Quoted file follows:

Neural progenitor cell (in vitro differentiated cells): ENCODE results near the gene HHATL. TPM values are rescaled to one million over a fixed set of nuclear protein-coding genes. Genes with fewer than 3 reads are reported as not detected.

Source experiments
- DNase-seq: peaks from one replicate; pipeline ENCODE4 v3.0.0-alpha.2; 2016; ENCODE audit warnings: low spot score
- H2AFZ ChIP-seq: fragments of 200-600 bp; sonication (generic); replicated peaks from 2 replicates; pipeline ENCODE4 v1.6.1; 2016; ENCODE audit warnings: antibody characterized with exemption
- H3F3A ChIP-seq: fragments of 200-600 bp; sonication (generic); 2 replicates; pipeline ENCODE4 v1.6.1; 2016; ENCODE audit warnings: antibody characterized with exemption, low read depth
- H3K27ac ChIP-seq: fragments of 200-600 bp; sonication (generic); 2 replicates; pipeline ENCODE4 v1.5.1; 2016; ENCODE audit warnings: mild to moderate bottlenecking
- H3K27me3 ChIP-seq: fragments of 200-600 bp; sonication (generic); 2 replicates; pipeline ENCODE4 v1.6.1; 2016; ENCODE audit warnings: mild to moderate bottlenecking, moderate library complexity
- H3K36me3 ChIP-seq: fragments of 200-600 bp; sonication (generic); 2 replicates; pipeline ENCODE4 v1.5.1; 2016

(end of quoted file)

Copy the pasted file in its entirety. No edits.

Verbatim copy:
Neural progenitor cell (in vitro differentiated cells): ENCODE results near the gene HHATL. TPM values are rescaled to one million over a fixed set of nuclear protein-coding genes. Genes with fewer than 3 reads are reported as not detected.

Source experiments
- DNase-seq: peaks from one replicate; pipeline ENCODE4 v3.0.0-alpha.2; 2016; ENCODE audit warnings: low spot score
- H2AFZ ChIP-seq: fragments of 200-600 bp; sonication (generic); replicated peaks from 2 replicates; pipeline ENCODE4 v1.6.1; 2016; ENCODE audit warnings: antibody characterized with exemption
- H3F3A ChIP-seq: fragments of 200-600 bp; sonication (generic); 2 replicates; pipeline ENCODE4 v1.6.1; 2016; ENCODE audit warnings: antibody characterized with exemption, low read depth
- H3K27ac ChIP-seq: fragments of 200-600 bp; sonication (generic); 2 replicates; pipeline ENCODE4 v1.5.1; 2016; ENCODE audit warnings: mild to moderate bottlenecking
- H3K27me3 ChIP-seq: fragments of 200-600 bp; sonication (generic); 2 replicates; pipeline ENCODE4 v1.6.1; 2016; ENCODE audit warnings: mild to moderate bottlenecking, moderate library complexity
- H3K36me3 ChIP-seq: fragments of 200-600 bp; sonication (generic); 2 replicates; pipeline ENCODE4 v1.5.1; 2016